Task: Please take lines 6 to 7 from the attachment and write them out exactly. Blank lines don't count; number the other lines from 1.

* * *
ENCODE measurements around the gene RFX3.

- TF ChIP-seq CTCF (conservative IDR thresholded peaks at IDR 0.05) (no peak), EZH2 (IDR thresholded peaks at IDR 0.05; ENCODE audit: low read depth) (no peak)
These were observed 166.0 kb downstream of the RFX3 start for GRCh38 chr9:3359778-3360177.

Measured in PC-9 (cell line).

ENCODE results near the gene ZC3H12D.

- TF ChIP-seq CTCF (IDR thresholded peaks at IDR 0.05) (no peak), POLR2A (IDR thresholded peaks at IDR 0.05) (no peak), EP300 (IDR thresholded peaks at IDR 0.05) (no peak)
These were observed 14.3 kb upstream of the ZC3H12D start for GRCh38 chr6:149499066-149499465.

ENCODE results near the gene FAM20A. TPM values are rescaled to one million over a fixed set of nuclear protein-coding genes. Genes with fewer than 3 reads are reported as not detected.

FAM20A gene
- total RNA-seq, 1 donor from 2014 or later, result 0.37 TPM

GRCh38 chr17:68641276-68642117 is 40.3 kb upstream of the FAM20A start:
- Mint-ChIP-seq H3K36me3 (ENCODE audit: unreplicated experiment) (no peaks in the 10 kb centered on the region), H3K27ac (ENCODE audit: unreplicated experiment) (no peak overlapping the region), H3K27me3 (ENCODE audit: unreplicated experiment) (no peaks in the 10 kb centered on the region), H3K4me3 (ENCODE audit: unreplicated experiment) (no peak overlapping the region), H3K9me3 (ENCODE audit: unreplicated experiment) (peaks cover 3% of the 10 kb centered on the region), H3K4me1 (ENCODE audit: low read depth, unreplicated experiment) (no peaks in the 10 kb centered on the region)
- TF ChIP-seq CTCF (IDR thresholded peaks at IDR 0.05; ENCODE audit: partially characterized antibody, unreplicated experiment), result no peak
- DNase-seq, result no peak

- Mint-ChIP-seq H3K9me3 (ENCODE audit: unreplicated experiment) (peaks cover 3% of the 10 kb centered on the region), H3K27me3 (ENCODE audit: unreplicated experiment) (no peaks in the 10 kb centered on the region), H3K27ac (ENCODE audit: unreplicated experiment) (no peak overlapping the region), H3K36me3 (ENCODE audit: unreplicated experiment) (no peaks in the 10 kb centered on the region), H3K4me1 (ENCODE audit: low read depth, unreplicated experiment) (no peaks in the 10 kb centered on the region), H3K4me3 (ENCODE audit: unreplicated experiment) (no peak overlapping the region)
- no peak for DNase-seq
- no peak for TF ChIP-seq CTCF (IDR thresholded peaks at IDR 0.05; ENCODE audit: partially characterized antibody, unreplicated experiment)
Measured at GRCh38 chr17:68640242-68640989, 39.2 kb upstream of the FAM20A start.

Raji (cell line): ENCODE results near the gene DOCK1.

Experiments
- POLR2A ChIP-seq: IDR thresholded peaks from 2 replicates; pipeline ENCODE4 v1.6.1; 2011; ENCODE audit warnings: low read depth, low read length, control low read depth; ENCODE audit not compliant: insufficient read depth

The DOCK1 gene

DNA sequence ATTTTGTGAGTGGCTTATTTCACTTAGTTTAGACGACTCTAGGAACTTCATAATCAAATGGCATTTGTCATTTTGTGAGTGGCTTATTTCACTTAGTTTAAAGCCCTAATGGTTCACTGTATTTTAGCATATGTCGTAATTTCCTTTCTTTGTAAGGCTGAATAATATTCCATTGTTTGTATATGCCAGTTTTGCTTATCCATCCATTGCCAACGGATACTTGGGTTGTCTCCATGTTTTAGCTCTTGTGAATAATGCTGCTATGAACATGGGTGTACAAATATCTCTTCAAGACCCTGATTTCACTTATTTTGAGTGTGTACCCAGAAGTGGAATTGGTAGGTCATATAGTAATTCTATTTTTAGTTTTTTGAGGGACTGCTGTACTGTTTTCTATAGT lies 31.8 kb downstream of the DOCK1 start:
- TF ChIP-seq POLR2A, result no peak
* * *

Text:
- TF ChIP-seq CTCF (IDR thresholded peaks at IDR 0.05) (no peak), POLR2A (IDR thresholded peaks at IDR 0.05) (no peak), EP300 (IDR thresholded peaks at IDR 0.05) (no peak)
These were observed 14.3 kb upstream of the ZC3H12D start for GRCh38 chr6:149499066-149499465.